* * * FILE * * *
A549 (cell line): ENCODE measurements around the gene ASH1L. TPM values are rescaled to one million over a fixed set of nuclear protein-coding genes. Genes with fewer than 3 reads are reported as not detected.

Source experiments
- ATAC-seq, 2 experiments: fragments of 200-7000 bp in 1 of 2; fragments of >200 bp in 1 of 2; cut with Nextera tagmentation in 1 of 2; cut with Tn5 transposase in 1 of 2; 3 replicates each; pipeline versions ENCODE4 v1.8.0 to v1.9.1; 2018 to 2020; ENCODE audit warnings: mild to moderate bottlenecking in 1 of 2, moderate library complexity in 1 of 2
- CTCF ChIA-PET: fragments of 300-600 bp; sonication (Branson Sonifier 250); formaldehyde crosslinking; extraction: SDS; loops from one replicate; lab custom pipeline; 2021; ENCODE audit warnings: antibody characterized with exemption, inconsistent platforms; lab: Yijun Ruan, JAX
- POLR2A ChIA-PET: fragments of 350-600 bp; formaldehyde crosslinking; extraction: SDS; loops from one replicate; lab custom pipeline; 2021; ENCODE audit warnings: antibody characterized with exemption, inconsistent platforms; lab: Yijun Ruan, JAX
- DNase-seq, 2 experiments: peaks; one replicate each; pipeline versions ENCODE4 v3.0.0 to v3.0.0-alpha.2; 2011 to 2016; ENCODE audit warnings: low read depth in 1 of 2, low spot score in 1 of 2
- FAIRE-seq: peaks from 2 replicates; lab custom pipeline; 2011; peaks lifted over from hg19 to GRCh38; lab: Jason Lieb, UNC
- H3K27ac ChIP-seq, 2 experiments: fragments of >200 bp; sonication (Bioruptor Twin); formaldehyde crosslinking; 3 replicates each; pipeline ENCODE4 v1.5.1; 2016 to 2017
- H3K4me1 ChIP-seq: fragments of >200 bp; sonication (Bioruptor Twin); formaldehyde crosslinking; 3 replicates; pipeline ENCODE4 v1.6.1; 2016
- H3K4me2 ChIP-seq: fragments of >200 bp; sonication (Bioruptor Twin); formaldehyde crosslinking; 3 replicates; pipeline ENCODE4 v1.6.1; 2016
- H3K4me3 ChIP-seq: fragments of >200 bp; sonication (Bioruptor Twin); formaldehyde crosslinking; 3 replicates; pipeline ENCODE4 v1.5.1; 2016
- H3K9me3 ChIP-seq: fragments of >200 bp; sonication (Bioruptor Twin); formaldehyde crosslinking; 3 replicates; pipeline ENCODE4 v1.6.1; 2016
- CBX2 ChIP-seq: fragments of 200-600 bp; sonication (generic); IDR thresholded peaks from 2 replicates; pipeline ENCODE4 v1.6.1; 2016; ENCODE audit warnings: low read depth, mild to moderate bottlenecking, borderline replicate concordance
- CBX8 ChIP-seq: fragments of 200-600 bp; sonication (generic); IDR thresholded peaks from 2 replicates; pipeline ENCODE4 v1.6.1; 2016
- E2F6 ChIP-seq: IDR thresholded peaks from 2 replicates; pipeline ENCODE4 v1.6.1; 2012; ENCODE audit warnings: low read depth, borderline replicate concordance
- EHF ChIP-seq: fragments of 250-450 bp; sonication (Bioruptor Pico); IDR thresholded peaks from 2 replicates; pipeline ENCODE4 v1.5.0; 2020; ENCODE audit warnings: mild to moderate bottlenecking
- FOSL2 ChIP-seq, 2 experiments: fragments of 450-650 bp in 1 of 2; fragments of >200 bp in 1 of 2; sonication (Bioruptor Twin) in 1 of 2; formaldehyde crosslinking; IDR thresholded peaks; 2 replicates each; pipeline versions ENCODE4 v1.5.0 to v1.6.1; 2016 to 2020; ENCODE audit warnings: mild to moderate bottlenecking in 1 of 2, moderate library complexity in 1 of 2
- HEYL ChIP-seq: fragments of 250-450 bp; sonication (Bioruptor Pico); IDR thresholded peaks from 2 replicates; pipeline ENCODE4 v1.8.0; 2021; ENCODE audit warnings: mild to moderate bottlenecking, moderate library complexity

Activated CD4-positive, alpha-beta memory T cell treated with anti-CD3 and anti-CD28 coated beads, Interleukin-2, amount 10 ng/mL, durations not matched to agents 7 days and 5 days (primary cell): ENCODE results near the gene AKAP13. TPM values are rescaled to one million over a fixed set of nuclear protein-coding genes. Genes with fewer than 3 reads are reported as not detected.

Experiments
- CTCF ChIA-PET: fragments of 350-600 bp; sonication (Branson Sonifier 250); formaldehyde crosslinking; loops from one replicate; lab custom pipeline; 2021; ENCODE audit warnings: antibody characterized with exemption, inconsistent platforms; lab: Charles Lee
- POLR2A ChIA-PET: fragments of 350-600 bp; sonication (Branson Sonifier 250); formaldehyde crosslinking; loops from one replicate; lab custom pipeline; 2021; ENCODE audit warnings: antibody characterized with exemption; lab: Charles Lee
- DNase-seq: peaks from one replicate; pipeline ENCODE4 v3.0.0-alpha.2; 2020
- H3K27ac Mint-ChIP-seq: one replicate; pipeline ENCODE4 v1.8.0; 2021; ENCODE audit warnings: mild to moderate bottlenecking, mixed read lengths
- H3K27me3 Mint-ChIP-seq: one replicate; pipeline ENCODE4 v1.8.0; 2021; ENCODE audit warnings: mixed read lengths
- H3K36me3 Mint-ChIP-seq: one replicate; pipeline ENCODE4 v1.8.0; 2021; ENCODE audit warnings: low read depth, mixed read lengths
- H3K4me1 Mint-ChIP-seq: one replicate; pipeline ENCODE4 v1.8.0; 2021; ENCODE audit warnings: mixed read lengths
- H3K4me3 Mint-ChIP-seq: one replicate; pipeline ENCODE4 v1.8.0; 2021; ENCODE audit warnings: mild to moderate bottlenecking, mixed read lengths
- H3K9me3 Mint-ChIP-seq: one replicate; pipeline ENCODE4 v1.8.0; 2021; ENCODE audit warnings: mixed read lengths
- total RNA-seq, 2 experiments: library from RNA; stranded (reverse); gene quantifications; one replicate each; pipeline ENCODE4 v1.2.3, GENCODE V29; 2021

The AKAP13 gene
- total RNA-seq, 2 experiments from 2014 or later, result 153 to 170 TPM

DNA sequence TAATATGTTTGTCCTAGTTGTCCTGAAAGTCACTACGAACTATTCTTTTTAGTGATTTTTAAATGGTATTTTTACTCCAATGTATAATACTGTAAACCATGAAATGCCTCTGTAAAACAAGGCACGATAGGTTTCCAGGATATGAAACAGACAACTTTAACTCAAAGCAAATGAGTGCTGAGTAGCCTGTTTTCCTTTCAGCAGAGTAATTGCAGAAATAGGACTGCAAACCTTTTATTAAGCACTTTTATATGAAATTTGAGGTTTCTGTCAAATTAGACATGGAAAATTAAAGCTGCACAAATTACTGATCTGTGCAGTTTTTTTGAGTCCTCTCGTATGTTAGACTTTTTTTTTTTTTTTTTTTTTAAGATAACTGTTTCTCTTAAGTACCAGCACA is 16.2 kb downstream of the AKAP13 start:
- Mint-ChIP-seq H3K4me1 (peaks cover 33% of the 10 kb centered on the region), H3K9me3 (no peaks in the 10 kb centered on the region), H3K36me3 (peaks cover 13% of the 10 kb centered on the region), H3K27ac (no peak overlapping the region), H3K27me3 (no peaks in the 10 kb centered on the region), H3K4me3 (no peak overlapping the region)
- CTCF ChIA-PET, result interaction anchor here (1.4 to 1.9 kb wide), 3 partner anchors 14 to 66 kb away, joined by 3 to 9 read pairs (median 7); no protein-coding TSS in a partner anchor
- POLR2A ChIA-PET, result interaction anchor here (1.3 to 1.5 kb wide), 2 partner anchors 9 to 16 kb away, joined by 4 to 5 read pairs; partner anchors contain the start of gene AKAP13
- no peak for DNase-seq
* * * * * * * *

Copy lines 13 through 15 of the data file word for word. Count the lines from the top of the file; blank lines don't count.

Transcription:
- CBX2 ChIP-seq: fragments of 200-600 bp; sonication (generic); IDR thresholded peaks from 2 replicates; pipeline ENCODE4 v1.6.1; 2016; ENCODE audit warnings: low read depth, mild to moderate bottlenecking, borderline replicate concordance
- CBX8 ChIP-seq: fragments of 200-600 bp; sonication (generic); IDR thresholded peaks from 2 replicates; pipeline ENCODE4 v1.6.1; 2016
- E2F6 ChIP-seq: IDR thresholded peaks from 2 replicates; pipeline ENCODE4 v1.6.1; 2012; ENCODE audit warnings: low read depth, borderline replicate concordance